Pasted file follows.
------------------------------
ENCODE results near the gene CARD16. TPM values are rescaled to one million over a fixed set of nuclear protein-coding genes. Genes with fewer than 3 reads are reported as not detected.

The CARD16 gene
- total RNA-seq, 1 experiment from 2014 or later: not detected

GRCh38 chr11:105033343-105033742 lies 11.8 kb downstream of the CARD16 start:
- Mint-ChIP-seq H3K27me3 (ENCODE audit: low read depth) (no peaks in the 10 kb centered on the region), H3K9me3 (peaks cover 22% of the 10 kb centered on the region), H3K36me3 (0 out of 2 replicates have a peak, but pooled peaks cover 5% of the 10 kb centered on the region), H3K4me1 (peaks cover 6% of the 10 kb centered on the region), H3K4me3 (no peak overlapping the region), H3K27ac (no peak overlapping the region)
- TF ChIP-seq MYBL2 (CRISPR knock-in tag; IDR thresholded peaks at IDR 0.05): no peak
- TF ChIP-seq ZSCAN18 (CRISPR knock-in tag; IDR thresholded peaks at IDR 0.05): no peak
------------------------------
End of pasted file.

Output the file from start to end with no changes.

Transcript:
ENCODE results near the gene CARD16. TPM values are rescaled to one million over a fixed set of nuclear protein-coding genes. Genes with fewer than 3 reads are reported as not detected.

The CARD16 gene
- total RNA-seq, 1 experiment from 2014 or later: not detected

GRCh38 chr11:105033343-105033742 lies 11.8 kb downstream of the CARD16 start:
- Mint-ChIP-seq H3K27me3 (ENCODE audit: low read depth) (no peaks in the 10 kb centered on the region), H3K9me3 (peaks cover 22% of the 10 kb centered on the region), H3K36me3 (0 out of 2 replicates have a peak, but pooled peaks cover 5% of the 10 kb centered on the region), H3K4me1 (peaks cover 6% of the 10 kb centered on the region), H3K4me3 (no peak overlapping the region), H3K27ac (no peak overlapping the region)
- TF ChIP-seq MYBL2 (CRISPR knock-in tag; IDR thresholded peaks at IDR 0.05): no peak
- TF ChIP-seq ZSCAN18 (CRISPR knock-in tag; IDR thresholded peaks at IDR 0.05): no peak